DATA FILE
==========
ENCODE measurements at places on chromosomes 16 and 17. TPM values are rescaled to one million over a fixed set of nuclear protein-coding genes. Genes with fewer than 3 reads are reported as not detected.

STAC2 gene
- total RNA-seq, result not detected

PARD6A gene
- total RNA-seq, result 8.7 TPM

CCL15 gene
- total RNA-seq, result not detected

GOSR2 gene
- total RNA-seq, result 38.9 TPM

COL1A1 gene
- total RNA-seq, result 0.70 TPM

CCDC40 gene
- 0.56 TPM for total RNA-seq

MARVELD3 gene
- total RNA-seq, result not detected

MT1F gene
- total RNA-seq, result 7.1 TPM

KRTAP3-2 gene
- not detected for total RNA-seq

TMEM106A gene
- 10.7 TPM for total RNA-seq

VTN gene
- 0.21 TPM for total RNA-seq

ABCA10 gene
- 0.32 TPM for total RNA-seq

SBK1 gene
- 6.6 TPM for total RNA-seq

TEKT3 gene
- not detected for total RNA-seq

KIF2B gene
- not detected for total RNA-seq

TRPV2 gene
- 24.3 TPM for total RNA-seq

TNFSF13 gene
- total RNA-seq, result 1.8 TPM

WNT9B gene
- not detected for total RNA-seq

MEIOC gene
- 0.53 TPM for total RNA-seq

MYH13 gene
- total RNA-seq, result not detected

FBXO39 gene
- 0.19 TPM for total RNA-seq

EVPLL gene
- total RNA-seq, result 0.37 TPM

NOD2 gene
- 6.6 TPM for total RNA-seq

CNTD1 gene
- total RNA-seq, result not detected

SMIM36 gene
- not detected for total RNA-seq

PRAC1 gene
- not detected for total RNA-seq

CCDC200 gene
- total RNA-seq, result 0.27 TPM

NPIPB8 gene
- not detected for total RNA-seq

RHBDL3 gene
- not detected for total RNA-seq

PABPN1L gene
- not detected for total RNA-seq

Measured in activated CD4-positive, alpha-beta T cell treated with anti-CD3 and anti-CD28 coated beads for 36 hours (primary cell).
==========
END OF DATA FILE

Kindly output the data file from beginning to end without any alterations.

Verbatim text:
ENCODE measurements at places on chromosomes 16 and 17. TPM values are rescaled to one million over a fixed set of nuclear protein-coding genes. Genes with fewer than 3 reads are reported as not detected.

STAC2 gene
- total RNA-seq, result not detected

PARD6A gene
- total RNA-seq, result 8.7 TPM

CCL15 gene
- total RNA-seq, result not detected

GOSR2 gene
- total RNA-seq, result 38.9 TPM

COL1A1 gene
- total RNA-seq, result 0.70 TPM

CCDC40 gene
- 0.56 TPM for total RNA-seq

MARVELD3 gene
- total RNA-seq, result not detected

MT1F gene
- total RNA-seq, result 7.1 TPM

KRTAP3-2 gene
- not detected for total RNA-seq

TMEM106A gene
- 10.7 TPM for total RNA-seq

VTN gene
- 0.21 TPM for total RNA-seq

ABCA10 gene
- 0.32 TPM for total RNA-seq

SBK1 gene
- 6.6 TPM for total RNA-seq

TEKT3 gene
- not detected for total RNA-seq

KIF2B gene
- not detected for total RNA-seq

TRPV2 gene
- 24.3 TPM for total RNA-seq

TNFSF13 gene
- total RNA-seq, result 1.8 TPM

WNT9B gene
- not detected for total RNA-seq

MEIOC gene
- 0.53 TPM for total RNA-seq

MYH13 gene
- total RNA-seq, result not detected

FBXO39 gene
- 0.19 TPM for total RNA-seq

EVPLL gene
- total RNA-seq, result 0.37 TPM

NOD2 gene
- 6.6 TPM for total RNA-seq

CNTD1 gene
- total RNA-seq, result not detected

SMIM36 gene
- not detected for total RNA-seq

PRAC1 gene
- not detected for total RNA-seq

CCDC200 gene
- total RNA-seq, result 0.27 TPM

NPIPB8 gene
- not detected for total RNA-seq

RHBDL3 gene
- not detected for total RNA-seq

PABPN1L gene
- not detected for total RNA-seq

Measured in activated CD4-positive, alpha-beta T cell treated with anti-CD3 and anti-CD28 coated beads for 36 hours (primary cell).